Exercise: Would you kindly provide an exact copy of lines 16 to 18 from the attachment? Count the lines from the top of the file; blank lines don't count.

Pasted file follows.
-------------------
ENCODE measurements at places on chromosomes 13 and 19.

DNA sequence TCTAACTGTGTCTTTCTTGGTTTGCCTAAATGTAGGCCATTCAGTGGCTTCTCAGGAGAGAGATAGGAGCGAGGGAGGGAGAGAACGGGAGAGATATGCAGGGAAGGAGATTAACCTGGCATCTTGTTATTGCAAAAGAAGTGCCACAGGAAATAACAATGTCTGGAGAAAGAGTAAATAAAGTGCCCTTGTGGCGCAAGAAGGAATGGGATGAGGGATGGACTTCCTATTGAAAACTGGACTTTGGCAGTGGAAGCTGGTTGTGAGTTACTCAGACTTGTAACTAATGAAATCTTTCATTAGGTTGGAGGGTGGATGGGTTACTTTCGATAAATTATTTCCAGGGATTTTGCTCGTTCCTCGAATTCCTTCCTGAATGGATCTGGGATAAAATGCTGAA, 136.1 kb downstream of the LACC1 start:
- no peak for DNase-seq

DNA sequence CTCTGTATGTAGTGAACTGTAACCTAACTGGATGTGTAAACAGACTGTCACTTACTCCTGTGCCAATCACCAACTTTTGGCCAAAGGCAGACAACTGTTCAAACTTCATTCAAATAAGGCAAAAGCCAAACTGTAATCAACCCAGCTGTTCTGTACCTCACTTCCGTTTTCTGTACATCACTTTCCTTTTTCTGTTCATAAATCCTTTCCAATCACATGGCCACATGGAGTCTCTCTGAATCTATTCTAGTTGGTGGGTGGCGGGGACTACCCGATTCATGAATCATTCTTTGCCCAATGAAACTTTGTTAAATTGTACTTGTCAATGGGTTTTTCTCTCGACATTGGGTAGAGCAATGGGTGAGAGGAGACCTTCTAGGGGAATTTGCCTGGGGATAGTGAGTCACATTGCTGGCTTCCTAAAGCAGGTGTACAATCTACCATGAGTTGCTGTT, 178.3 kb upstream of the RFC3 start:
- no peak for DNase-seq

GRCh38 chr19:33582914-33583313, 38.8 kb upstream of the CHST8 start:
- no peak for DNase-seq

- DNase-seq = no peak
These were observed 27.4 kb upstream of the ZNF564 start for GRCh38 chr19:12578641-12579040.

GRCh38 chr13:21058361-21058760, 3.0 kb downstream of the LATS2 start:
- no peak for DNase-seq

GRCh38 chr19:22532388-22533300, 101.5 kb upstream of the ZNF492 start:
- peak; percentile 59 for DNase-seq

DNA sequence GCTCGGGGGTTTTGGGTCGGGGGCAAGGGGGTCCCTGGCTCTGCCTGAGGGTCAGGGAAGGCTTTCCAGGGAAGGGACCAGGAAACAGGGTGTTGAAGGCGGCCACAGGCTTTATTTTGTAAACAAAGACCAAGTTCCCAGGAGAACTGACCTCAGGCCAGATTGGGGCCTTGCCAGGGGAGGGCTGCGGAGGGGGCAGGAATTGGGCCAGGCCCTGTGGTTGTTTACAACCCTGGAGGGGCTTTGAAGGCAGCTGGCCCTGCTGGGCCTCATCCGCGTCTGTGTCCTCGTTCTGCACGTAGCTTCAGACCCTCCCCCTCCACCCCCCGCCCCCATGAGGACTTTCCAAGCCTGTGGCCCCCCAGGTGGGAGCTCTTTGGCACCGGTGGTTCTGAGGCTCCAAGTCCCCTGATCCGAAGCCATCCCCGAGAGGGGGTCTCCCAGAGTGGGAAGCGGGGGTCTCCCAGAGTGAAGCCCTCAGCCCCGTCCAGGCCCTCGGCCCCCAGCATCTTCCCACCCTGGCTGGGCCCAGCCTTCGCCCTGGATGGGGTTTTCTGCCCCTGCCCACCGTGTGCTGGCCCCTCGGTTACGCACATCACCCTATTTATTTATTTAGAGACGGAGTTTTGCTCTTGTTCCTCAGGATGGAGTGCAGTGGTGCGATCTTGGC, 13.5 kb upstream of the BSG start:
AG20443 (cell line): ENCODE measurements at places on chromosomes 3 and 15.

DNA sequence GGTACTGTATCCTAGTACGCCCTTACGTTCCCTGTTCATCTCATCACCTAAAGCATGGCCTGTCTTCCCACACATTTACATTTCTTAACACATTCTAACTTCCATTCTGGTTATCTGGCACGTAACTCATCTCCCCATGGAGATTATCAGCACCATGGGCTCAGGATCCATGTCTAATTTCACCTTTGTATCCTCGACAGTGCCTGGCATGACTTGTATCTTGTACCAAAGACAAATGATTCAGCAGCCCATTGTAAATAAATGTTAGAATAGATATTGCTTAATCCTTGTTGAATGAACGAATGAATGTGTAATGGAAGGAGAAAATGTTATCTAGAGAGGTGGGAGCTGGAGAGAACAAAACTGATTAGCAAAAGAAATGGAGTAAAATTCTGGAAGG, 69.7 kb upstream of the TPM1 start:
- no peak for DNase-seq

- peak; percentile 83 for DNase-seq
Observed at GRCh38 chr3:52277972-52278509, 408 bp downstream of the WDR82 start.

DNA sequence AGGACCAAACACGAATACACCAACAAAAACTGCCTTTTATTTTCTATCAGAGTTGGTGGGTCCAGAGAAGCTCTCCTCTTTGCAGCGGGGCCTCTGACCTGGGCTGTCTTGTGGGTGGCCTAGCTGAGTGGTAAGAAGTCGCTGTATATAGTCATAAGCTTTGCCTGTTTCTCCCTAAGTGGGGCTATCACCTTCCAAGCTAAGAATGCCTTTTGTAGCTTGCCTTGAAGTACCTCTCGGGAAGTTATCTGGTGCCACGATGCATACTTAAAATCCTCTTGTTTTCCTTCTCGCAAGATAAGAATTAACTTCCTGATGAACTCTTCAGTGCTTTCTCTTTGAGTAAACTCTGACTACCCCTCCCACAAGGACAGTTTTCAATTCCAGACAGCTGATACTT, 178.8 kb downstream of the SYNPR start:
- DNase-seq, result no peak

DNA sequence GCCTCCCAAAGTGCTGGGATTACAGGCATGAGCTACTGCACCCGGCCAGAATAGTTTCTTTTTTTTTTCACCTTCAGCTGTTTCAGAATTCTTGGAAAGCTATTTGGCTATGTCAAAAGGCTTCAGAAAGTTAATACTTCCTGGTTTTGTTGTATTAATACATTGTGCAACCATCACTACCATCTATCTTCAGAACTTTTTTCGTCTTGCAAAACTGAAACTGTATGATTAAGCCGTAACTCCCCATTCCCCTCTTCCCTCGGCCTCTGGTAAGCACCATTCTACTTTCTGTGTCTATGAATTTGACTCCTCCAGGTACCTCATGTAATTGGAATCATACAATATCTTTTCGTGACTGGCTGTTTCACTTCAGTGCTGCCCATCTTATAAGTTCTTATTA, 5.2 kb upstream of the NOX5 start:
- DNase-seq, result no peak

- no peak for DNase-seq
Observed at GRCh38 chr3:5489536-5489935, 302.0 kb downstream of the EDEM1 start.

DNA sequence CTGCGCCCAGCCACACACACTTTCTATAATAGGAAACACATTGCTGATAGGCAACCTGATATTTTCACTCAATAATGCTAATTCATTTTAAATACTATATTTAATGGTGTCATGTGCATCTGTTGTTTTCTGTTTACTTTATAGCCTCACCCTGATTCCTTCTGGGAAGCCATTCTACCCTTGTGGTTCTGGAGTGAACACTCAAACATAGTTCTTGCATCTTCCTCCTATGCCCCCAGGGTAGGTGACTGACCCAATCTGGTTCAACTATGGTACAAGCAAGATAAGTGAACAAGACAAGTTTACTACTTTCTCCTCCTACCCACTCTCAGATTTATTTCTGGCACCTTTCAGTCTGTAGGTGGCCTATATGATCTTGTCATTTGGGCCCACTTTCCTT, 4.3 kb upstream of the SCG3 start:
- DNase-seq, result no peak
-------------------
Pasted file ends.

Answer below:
DNA sequence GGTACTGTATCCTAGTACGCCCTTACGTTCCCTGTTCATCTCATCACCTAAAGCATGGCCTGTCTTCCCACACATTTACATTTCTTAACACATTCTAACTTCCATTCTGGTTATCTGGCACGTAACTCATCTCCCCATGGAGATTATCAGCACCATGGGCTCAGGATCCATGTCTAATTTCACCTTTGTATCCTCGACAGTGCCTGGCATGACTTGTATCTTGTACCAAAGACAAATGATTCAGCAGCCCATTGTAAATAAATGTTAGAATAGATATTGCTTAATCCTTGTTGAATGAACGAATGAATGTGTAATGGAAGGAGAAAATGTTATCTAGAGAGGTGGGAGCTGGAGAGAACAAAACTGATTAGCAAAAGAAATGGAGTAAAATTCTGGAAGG, 69.7 kb upstream of the TPM1 start:
- no peak for DNase-seq

- peak; percentile 83 for DNase-seq